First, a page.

Choice Hotels is seeing weakness in its hotel development pipeline. That may not improve much if it remains distracted by pursuing a merger with Wyndham.
Choice Hotels International said the organic growth of its development pipeline is healthy despite claims it has recently relied on growth by acquisitions instead.
“Through our superior speed-to-market conversion processes and best-in-class franchisee support, we are able to move projects quickly through the pipeline,” said president and CEO Patrick Pacious during an earnings call on Tuesday.
Choice said its legacy brands in the U.S. that were upscale, extended-stay, and midscale expanded in room count by 1.9%. That figure excluded its economy brands and brands from its recent acquisition of Radisson Americas — which together make up roughly half of its portfolio by property count.
Choice Hotels also said it had opened the prototype for its flagship midscale Comfort brand last month, with 136 projects in the pipeline.
Choice Hotels Pipeline Weakness?
Yet some analysts are looking closely at the larger patterns.
“Choice-legacy room count has negative to modest footprint growth,” said Joseph Greff, lead hospitality analyst at J.P. Morgan, in a report before the earnings call. “Its closest comparable, Wyndham, has positive net footprint growth of about 4% year-over-year.”
|Estimated 2024 Pipeline Growth Year-Over-Year, JP Morgan Estimates
|4% with 5.5% CAGR through 2025
“Choice has used M&A [mergers and acquisitions] to mask its lack of organic growth through the $675 million acquisition of the rights to use the Radisson brand in the Americas, which has accounted for the entirety of their reported system growth since the transaction closed of August of 2022,” said Wyndham CEO Geoffrey Ballotti on an earnings call.
Choice Hotels had two years of negative organic growth in its hotel pipeline for its legacy (non-Radisson) brands.
Impact on Future Revenue?
Choice’s pipeline slowdown appeared to be a partial drag on revenue per available room.
Its domestic revenue per available room rose 1.4% for the first nine months of 2023. But in the third quarter, its domestic revenue per available room was only $64, down 0.8% from a year earlier.
Choice’s growth in revenue per available room has lagged U.S. hotel group rivals.
A Bet on Revenue-Intensive Hotels
Choice Hotels executives highlighted a few reasons for optimism about its hotel development pipeline.
“We are also executing new hotel openings at an impressive pace,” Pacious said. “Through September, we averaged more than four openings per week.”
The group’s international pipeline, including Radisson’s brands, nearly doubled in the third quarter. Globally, it said its rooms pipeline growth for conversion hotels was up 11%.
Domestically, it predicted nearly 70 additional domestic conversion projects would open by year’s end. These would primarily be hotels that tend to deliver higher revenue per room — typically 20% higher than properties leaving its system.
Yet legacy (non-Radisson) economy brands had revenue per available room of $39.74 — down 5.9%.
Executives implied it wasn’t fair to single out its legacy brands.
“In the Radisson brand itself, the amount of re-financings that are going to occur in the next 18 months for upscale full-service hotels is fairly elevated,” Pacious said. “That’s a real opportunity for brands to come in and reflag, and our development team for the upscale segment is engaged in a lot of those conversations.”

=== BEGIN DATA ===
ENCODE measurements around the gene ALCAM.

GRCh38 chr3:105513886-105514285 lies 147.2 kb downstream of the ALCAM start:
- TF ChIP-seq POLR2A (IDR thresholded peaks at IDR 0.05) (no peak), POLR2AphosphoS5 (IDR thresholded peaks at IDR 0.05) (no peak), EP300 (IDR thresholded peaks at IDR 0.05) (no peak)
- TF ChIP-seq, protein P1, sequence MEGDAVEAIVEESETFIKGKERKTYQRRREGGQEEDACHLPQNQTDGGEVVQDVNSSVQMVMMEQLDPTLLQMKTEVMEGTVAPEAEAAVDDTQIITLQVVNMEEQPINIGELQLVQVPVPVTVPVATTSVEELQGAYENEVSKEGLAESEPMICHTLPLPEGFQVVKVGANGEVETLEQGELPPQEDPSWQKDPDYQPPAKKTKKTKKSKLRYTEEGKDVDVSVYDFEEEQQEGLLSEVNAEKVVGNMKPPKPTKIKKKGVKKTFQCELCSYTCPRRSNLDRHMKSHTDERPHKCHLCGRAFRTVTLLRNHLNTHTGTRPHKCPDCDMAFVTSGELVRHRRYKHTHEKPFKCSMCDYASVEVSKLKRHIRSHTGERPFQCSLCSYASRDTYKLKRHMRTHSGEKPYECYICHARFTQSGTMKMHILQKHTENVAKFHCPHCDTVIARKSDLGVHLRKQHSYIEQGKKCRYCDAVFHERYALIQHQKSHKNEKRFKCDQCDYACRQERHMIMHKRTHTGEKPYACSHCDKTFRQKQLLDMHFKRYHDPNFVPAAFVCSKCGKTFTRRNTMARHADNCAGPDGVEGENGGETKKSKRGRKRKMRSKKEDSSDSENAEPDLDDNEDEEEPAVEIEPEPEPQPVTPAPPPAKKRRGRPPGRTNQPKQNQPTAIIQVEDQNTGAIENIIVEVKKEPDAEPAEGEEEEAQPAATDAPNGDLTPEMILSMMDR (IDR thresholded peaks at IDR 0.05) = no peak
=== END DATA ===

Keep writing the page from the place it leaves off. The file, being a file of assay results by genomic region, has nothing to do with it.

Pacious argued that many hotel owners are seeing their operational costs rise. Choice’s portfolio has demonstrated cost reductions, which will appeal to owners. Plus, his group tends to boost revenues for owners who have converted from elsewhere.
Choice Hotels Continues to Pursue Wyndham
Last week, Wyndham’s Ballotti said his company had no plans to return to the negotiating table.
Pacious said he hoped Wyndham would reconsider. He said objections that Wyndham executives have raised could be addressed if the board and executives returned to talks.
“In the last 3 weeks, we’ve probably spoken to hundreds of franchisees across the spectrum,” Pacious said. “They’re very supportive of the combination. These are sophisticated investors themselves.”
He said his ongoing campaign might take “months.”
If Wyndham continues not to engage, Choice may have to wait until May — when the company has annual shareholder votes. It might then woo Wyndham shareholders to override the company’s board and management and push through a deal.
“Is that something you’re prepared to do sort of timing-wise, and I don’t know if you feel that there would be any sort of uncertainty between now and then that could impact franchisees on either side?” asked Robin Farley, an analyst at UBS, in a conference call.
“We’re aware of what the opportunities are and the options are, and we’re also aware of what the calendar looks like in order to get the transaction completed,” Pacious said.
What about the risk of higher interest rates, given the company’s need for debt to swing the proposed deal?
“We’ve stress-tested [the model] if we saw a recession,” said chief financial officer Scott Oaksmith. “We feel very comfortable that the businesses can handle the debt load and, again, de-lever quickly.”
- In the quarter, Choice Hotels generated a remarkable $92 million in net income off of $219.6 million in revenue (after excluding revenue that it reimbursed franchised and managed properties).
- The company’s operating expenses were 30% higher, year-over-year, in the nine months through September. The hotelier primarily blamed rising operating expenses on inflation, costs related to moving to a new headquarters, and costs for absorbing its recent Radisson acquisition.
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Photo credit: The lobby of the Comfort Inn & Suites in Mountain Grove, a prototype for a remodel for the full Comfort brand. Source: Choice Hotels.